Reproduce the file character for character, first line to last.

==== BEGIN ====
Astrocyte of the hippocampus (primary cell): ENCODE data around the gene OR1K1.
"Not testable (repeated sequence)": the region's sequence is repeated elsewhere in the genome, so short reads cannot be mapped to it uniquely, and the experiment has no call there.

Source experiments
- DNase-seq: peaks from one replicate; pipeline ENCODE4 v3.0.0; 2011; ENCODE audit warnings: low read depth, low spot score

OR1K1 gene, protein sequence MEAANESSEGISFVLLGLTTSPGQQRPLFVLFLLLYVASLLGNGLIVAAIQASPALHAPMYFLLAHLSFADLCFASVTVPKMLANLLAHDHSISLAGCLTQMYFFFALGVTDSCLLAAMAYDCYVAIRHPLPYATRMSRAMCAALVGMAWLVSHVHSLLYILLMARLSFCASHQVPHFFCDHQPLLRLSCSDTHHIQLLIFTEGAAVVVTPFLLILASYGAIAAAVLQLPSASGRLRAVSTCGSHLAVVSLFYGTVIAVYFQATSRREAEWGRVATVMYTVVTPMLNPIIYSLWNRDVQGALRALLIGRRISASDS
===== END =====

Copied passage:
Astrocyte of the hippocampus (primary cell): ENCODE data around the gene OR1K1.
"Not testable (repeated sequence)": the region's sequence is repeated elsewhere in the genome, so short reads cannot be mapped to it uniquely, and the experiment has no call there.

Source experiments
- DNase-seq: peaks from one replicate; pipeline ENCODE4 v3.0.0; 2011; ENCODE audit warnings: low read depth, low spot score

OR1K1 gene, protein sequence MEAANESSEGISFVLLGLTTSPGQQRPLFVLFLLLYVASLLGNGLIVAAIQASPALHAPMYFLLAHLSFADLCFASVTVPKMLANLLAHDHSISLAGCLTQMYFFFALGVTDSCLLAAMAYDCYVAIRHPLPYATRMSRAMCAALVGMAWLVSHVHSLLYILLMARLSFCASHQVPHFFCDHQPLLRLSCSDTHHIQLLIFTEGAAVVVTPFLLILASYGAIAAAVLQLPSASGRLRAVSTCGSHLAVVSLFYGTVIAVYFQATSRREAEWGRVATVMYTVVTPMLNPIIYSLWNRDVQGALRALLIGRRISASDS